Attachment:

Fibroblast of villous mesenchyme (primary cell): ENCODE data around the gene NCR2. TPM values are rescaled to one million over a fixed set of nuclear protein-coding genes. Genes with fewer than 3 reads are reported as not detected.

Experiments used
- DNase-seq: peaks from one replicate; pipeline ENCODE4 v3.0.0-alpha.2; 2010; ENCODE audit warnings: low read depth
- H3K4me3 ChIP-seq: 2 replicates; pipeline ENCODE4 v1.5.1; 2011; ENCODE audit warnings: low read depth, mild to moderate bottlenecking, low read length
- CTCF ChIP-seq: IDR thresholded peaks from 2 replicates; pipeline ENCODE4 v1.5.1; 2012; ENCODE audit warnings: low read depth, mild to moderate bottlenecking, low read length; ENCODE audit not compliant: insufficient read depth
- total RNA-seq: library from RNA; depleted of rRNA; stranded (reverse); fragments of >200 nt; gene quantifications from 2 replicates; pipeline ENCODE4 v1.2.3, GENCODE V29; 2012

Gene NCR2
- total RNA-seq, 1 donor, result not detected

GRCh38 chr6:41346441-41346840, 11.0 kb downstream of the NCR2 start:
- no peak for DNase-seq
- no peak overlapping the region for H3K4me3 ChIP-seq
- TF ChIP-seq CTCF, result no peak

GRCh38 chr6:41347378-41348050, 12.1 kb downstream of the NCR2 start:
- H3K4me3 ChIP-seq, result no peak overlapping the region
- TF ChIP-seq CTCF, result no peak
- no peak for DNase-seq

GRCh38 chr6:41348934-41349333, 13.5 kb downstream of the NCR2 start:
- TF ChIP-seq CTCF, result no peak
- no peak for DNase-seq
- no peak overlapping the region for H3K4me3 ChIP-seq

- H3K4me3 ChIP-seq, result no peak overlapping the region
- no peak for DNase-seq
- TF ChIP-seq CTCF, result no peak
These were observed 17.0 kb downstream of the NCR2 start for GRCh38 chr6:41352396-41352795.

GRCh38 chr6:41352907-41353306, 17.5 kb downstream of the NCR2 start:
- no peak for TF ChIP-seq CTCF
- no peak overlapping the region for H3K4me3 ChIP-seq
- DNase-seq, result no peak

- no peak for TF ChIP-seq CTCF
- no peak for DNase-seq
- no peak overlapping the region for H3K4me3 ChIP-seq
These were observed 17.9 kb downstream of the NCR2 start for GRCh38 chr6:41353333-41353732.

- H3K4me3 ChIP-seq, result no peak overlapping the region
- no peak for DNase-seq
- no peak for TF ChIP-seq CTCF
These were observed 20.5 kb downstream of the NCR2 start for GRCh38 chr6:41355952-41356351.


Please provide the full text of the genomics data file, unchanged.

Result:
Fibroblast of villous mesenchyme (primary cell): ENCODE data around the gene NCR2. TPM values are rescaled to one million over a fixed set of nuclear protein-coding genes. Genes with fewer than 3 reads are reported as not detected.

Experiments used
- DNase-seq: peaks from one replicate; pipeline ENCODE4 v3.0.0-alpha.2; 2010; ENCODE audit warnings: low read depth
- H3K4me3 ChIP-seq: 2 replicates; pipeline ENCODE4 v1.5.1; 2011; ENCODE audit warnings: low read depth, mild to moderate bottlenecking, low read length
- CTCF ChIP-seq: IDR thresholded peaks from 2 replicates; pipeline ENCODE4 v1.5.1; 2012; ENCODE audit warnings: low read depth, mild to moderate bottlenecking, low read length; ENCODE audit not compliant: insufficient read depth
- total RNA-seq: library from RNA; depleted of rRNA; stranded (reverse); fragments of >200 nt; gene quantifications from 2 replicates; pipeline ENCODE4 v1.2.3, GENCODE V29; 2012

Gene NCR2
- total RNA-seq, 1 donor, result not detected

GRCh38 chr6:41346441-41346840, 11.0 kb downstream of the NCR2 start:
- no peak for DNase-seq
- no peak overlapping the region for H3K4me3 ChIP-seq
- TF ChIP-seq CTCF, result no peak

GRCh38 chr6:41347378-41348050, 12.1 kb downstream of the NCR2 start:
- H3K4me3 ChIP-seq, result no peak overlapping the region
- TF ChIP-seq CTCF, result no peak
- no peak for DNase-seq

GRCh38 chr6:41348934-41349333, 13.5 kb downstream of the NCR2 start:
- TF ChIP-seq CTCF, result no peak
- no peak for DNase-seq
- no peak overlapping the region for H3K4me3 ChIP-seq

- H3K4me3 ChIP-seq, result no peak overlapping the region
- no peak for DNase-seq
- TF ChIP-seq CTCF, result no peak
These were observed 17.0 kb downstream of the NCR2 start for GRCh38 chr6:41352396-41352795.

GRCh38 chr6:41352907-41353306, 17.5 kb downstream of the NCR2 start:
- no peak for TF ChIP-seq CTCF
- no peak overlapping the region for H3K4me3 ChIP-seq
- DNase-seq, result no peak

- no peak for TF ChIP-seq CTCF
- no peak for DNase-seq
- no peak overlapping the region for H3K4me3 ChIP-seq
These were observed 17.9 kb downstream of the NCR2 start for GRCh38 chr6:41353333-41353732.

- H3K4me3 ChIP-seq, result no peak overlapping the region
- no peak for DNase-seq
- no peak for TF ChIP-seq CTCF
These were observed 20.5 kb downstream of the NCR2 start for GRCh38 chr6:41355952-41356351.